The Orange-Yellow Diamond by J. S. Fletcher
Chapter Twenty-Five. The Dead Man's Property
Old Daniel Multenius had been quietly laid to rest that afternoon, and at the very moment in which Mr. Killick and his companions were driving away from the police station to seek Stuyvesant Guyler at his hotel, Mr. Penniket was closeted with Zillah and her cousin Melky Rubinstein in the back-parlour of the shop in Praed Street--behind closed and locked doors which they had no intention of opening to anybody. Now that the old man was dead and buried, it was necessary to know how things stood with respect to his will and his property, and, as Mr. Penniket had remarked as they drove back from the cemetery, there was no reason why they should not go into matters there and then. Zillah and Melky were the only relations-- and the only people concerned, said Mr. Penniket. Five minutes would put them in possession of the really pertinent facts as regards the provisions of the will--but there would be details to go into. And now they were all three sitting round the table, and Mr. Penniket had drawn two papers from his inner pocket--and Zillah regarding him almost listlessly, and Melky with one of his quietly solemn expression. Each had a pretty good idea of what was coming and each regarded the present occasion as no more than a formality.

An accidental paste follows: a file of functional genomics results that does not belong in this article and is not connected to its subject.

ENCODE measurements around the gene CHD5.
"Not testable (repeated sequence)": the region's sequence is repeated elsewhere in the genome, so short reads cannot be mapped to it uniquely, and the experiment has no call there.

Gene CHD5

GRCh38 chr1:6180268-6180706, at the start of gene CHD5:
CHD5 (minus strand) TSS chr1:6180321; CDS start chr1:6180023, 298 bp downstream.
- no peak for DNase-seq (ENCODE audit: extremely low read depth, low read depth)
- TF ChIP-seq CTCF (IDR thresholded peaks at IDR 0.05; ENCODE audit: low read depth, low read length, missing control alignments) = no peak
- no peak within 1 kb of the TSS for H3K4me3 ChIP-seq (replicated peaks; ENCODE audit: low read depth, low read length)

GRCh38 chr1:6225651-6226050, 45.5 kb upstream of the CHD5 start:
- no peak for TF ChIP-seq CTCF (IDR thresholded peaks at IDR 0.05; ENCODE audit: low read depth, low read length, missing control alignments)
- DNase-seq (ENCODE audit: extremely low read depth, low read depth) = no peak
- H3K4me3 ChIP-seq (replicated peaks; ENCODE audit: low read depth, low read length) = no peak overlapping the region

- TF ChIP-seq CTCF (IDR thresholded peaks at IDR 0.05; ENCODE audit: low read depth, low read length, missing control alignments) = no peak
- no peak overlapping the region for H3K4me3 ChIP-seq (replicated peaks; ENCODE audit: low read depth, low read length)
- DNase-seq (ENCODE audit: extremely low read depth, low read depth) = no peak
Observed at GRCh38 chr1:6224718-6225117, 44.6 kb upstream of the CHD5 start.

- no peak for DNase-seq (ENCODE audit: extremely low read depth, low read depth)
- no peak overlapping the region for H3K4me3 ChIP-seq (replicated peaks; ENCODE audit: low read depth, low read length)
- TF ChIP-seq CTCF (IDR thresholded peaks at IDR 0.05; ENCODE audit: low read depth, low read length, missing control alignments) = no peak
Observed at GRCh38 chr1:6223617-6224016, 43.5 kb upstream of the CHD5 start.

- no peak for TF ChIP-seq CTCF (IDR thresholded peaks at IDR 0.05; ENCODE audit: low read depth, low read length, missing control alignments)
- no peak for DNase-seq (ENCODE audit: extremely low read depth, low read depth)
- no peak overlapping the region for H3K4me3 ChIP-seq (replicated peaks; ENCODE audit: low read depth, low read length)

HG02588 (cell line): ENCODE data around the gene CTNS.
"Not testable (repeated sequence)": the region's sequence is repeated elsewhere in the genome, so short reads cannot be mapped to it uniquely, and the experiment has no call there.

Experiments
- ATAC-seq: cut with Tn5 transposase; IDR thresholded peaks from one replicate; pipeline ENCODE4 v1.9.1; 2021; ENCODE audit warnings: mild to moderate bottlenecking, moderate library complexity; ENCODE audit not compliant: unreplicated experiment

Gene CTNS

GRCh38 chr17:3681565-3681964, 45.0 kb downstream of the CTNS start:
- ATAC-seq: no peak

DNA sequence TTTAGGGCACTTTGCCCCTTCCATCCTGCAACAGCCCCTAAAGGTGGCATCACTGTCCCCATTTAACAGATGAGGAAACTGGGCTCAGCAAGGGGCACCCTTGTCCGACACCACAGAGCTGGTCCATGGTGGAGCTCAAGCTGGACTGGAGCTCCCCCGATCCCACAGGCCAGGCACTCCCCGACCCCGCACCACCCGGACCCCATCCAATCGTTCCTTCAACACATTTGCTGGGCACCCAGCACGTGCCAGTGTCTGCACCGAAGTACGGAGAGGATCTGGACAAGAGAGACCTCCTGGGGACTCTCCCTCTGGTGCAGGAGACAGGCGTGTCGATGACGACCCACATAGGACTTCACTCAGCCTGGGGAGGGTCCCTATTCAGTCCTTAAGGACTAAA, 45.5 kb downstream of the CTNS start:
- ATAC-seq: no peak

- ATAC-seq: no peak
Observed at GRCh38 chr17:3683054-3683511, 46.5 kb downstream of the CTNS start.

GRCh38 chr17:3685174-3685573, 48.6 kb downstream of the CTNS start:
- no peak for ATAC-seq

"This is the will," said Mr. Penniket, selecting and unfolding one of the documents. "It was made about a year ago--by me. That is, I drafted it. It's a short, a very short and practical will, drafted from precise instructions given to me by my late client, your grandfather. I may as well tell you in a few words what it amounts to. Everything that he left is to be sold--this business as a going concern; all his shares; all his house property. The whole estate is to be realized by the executors--your two selves. And when that's done, you're to divide the lot--equally. One half is yours, Miss Wildrose; Mr. Rubinstein, the other half is yours. And," concluded Mr. Penniket, rubbing his hands, "you'll find you're very fortunate--not to say wealthy--young people, and I congratulate you on your good fortune! Now, perhaps, you'd like to read the will?"
Mr. Penniket laid the will on the table before the two cousins, and they bent forward and read its legal phraseology. Zillah was the first to look up and to speak.
"I never knew my grandfather had any house property," she said. "Did you, Melky?"
"S'elp me, Zillah, if I ever knew what he had in that way!" answered Melky. "He had his secrets and he could be close. No--I never knew of his having anything but his business. But then, I might have known that he'd invest his profits in some way or other."
The solicitor unfolded the other document.